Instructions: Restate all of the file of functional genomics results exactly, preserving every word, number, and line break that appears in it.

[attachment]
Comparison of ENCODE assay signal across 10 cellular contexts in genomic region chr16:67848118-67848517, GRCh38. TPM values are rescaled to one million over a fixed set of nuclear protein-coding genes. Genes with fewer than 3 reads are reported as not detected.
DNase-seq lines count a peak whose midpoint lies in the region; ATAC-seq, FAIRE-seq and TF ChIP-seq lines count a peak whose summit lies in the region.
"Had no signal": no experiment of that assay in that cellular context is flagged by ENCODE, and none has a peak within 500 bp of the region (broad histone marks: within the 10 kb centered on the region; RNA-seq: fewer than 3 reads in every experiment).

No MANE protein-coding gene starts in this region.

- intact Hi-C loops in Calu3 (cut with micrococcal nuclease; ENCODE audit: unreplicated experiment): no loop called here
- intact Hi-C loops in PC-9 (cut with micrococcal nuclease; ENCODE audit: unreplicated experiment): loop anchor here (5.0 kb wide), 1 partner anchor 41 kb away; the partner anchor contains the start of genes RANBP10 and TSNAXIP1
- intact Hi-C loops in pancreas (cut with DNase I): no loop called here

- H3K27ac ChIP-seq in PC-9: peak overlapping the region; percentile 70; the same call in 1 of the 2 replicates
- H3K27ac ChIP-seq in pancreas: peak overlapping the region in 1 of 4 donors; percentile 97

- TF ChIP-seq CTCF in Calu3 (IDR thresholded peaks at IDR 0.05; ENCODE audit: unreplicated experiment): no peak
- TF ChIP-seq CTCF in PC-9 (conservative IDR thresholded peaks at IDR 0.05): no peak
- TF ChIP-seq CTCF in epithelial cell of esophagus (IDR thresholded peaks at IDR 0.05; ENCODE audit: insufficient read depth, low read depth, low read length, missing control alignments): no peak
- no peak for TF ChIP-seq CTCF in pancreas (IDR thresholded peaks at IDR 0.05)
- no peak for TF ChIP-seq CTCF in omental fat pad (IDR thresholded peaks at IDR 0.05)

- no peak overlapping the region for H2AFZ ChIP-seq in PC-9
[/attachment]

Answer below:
Comparison of ENCODE assay signal across 10 cellular contexts in genomic region chr16:67848118-67848517, GRCh38. TPM values are rescaled to one million over a fixed set of nuclear protein-coding genes. Genes with fewer than 3 reads are reported as not detected.
DNase-seq lines count a peak whose midpoint lies in the region; ATAC-seq, FAIRE-seq and TF ChIP-seq lines count a peak whose summit lies in the region.
"Had no signal": no experiment of that assay in that cellular context is flagged by ENCODE, and none has a peak within 500 bp of the region (broad histone marks: within the 10 kb centered on the region; RNA-seq: fewer than 3 reads in every experiment).

No MANE protein-coding gene starts in this region.

- intact Hi-C loops in Calu3 (cut with micrococcal nuclease; ENCODE audit: unreplicated experiment): no loop called here
- intact Hi-C loops in PC-9 (cut with micrococcal nuclease; ENCODE audit: unreplicated experiment): loop anchor here (5.0 kb wide), 1 partner anchor 41 kb away; the partner anchor contains the start of genes RANBP10 and TSNAXIP1
- intact Hi-C loops in pancreas (cut with DNase I): no loop called here

- H3K27ac ChIP-seq in PC-9: peak overlapping the region; percentile 70; the same call in 1 of the 2 replicates
- H3K27ac ChIP-seq in pancreas: peak overlapping the region in 1 of 4 donors; percentile 97

- TF ChIP-seq CTCF in Calu3 (IDR thresholded peaks at IDR 0.05; ENCODE audit: unreplicated experiment): no peak
- TF ChIP-seq CTCF in PC-9 (conservative IDR thresholded peaks at IDR 0.05): no peak
- TF ChIP-seq CTCF in epithelial cell of esophagus (IDR thresholded peaks at IDR 0.05; ENCODE audit: insufficient read depth, low read depth, low read length, missing control alignments): no peak
- no peak for TF ChIP-seq CTCF in pancreas (IDR thresholded peaks at IDR 0.05)
- no peak for TF ChIP-seq CTCF in omental fat pad (IDR thresholded peaks at IDR 0.05)

- no peak overlapping the region for H2AFZ ChIP-seq in PC-9